Though Sam Walton might have claimed to be a Christian, the true driving spirit within him was Free Enterprise. While wistfully considering possible futures for his grandchildren he lists: 1) finding a cure for cancer, 2) bringing culture and education to the underprivileged and 3) becoming missionaries for free enterprise to 3rd world countries. And near the end of his autobiography, as he looks back contemplatively on his life, he says, “ I am absolutely convinced that the only way we can improve one another’s quality of life, ... is through what we call free enterprise -- practiced correctly and morally.”
Spiritually the man was bowing at the alter of retail, but before his employees and the public eye, he gave God and country lip service. Bob Ortega writes in his book, In Sam We Trust, “Once the satellite system was up and running, the annual meetings were broadcast to all the stores.... Every year, the production got more involved, the meeting longer, the flag-waving more intense. In 1989, the meeting began with videos of patriotic scenes played on three giant screens as 7,000 people recited the pledge of alledgiance; then, as the lights came up, a prayer followed, led by Walton at the edge of the stage, down on one knee, head bowed, and Wal-Mart baseball cap in hand.”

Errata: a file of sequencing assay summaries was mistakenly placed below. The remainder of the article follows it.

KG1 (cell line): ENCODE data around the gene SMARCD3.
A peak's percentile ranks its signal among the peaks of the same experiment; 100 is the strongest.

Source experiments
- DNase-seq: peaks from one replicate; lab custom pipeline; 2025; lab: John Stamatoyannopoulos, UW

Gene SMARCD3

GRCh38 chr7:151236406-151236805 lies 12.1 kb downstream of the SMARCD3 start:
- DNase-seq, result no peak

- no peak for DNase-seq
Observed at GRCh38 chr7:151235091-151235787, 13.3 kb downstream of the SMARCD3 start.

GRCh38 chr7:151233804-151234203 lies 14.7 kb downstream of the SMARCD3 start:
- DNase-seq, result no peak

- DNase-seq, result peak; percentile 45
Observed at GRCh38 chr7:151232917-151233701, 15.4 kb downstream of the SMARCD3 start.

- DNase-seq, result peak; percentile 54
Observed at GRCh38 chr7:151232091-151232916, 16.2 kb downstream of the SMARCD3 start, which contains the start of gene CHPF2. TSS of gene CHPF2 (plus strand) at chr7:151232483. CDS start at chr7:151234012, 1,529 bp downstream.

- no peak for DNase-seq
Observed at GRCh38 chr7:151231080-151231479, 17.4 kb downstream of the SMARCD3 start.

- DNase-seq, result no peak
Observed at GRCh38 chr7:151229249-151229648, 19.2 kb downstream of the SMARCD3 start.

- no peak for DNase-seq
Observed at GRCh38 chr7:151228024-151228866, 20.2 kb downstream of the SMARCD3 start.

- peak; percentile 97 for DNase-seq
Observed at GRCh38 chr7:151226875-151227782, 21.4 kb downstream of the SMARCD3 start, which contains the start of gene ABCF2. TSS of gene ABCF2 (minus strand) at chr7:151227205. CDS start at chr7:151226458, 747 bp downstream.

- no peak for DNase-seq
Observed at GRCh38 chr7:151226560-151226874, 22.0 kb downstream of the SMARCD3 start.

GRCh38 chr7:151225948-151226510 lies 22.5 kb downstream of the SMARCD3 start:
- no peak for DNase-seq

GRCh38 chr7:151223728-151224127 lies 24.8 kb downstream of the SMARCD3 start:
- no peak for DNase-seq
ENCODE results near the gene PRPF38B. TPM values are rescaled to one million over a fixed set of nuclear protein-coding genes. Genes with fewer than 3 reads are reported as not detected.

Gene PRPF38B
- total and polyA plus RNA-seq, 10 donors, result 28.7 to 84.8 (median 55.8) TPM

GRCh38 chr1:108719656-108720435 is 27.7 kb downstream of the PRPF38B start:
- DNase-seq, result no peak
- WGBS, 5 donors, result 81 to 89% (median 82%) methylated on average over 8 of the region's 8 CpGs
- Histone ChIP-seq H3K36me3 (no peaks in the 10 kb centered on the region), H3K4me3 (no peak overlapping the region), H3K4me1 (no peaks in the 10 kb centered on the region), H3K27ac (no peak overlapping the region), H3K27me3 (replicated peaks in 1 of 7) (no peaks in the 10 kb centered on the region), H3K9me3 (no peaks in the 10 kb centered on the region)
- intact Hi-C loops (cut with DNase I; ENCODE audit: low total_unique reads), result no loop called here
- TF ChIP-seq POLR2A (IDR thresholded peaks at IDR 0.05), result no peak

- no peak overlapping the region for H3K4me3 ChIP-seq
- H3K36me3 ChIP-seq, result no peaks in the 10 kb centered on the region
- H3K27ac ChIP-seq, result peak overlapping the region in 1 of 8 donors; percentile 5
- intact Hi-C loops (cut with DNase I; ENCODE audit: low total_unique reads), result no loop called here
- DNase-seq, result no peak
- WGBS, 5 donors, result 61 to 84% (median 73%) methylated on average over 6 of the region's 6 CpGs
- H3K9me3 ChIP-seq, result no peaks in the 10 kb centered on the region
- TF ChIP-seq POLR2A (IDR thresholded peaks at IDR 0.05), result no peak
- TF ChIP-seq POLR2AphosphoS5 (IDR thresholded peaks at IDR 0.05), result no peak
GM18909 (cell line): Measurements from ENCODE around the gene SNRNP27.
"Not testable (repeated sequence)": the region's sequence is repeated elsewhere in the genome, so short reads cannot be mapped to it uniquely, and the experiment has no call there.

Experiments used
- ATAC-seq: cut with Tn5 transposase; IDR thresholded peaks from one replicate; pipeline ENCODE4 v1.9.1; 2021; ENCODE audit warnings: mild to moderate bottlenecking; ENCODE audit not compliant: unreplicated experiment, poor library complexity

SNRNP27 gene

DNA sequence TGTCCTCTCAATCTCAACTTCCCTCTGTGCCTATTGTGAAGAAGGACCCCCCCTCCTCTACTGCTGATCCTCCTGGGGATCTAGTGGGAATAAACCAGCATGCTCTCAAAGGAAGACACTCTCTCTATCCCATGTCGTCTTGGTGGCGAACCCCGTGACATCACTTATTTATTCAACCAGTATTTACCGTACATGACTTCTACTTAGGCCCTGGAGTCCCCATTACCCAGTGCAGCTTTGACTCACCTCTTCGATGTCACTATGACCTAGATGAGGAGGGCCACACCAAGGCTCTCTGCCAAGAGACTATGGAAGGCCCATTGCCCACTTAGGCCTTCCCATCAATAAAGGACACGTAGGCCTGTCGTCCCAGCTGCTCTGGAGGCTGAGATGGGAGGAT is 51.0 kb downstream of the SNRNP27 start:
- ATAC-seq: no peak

Perhaps Sam’s sense of spirituality can best be described in what has become known as “the Sam Pledge” (written by Sam Walton and described by him in his autobiography), "From this day forward, every customer that comes within 10 feet of me, regardless of what I'm doing, in this house, I'm going to look him in the eye, I'm going to smile, I'm going to greet him with a -Good morning,' or a Good afternoon,' or a What can I do for you?' - so help me Sam!" Sam saw himself as the god of Free Enterprise in America.
“When Sam Walton founded Wal-Mart Stores, he established
the ‘Three Basic Beliefs’ to which we remain firmly committed:
* Respect for the Individual
* Service to our Customers
* Strive for Excellence
The Three Basic Beliefs go hand in hand with the integrity and
ethical conduct that is the foundation of our business.
-- from Wal-Mart’s statement of ethics
Wal-Mart claims to have respect for the individual, but I’m not sure which individual they’re referring to. They certainly couldn’t be referring to their employees. “Wal-Mart faces lawsuits in 30 states for allegedly forcing hourly employees to work overtime with no pay,” according to a Washington Times article. Wal-mart has fought against the unionizing of it’s employees several times, even to the point of shutting a store in Quebec down rather than have to deal with the union. And a UC Berkeley (pdf) study has determined that Wal-Mart’s employee practices cost the state of California as much as $86 million annually in health related and other assistance costs.
At the same time, the individual that Wal-Mart claims to have respect for couldn’t be those who are manufacturing the products they sell, either.
*George Dayton opened Goodfellows in 1902. In 1903 the corporate name changed to the Dayton Dry Goods Company, and in 1910 the name changed again to simply, the Dayton Company. In 1962, The Dayton Company opened the first Target ("a new idea in discount stores"). Kmart evolved out of Kresge's, which was started in 1899 by Sebastian Spering Kresge. The Kresge corporation opened the first Kmart discount department store in 1962.